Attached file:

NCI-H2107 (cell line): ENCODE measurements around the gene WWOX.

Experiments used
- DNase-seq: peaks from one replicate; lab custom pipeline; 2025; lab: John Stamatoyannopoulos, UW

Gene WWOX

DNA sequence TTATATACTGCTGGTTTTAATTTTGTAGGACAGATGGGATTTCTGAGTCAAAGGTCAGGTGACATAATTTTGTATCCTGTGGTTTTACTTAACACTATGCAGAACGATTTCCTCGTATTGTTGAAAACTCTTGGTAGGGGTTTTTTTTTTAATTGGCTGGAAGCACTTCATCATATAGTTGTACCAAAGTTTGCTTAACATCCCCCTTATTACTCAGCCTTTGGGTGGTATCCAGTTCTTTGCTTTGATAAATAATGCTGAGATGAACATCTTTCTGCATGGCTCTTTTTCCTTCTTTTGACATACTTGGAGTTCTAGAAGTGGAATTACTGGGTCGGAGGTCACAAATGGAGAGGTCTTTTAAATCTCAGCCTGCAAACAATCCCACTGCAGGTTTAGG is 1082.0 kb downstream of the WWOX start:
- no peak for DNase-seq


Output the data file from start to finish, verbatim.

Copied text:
NCI-H2107 (cell line): ENCODE measurements around the gene WWOX.

Experiments used
- DNase-seq: peaks from one replicate; lab custom pipeline; 2025; lab: John Stamatoyannopoulos, UW

Gene WWOX

DNA sequence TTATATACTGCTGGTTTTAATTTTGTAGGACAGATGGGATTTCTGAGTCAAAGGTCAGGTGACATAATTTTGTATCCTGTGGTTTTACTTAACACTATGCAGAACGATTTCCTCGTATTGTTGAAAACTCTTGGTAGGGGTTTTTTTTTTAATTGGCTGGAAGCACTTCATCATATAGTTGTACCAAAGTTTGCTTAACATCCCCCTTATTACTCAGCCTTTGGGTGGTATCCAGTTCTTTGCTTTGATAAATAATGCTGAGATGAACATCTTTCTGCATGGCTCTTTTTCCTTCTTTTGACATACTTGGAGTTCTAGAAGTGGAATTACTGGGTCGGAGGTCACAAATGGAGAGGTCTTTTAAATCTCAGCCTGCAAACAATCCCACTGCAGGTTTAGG is 1082.0 kb downstream of the WWOX start:
- no peak for DNase-seq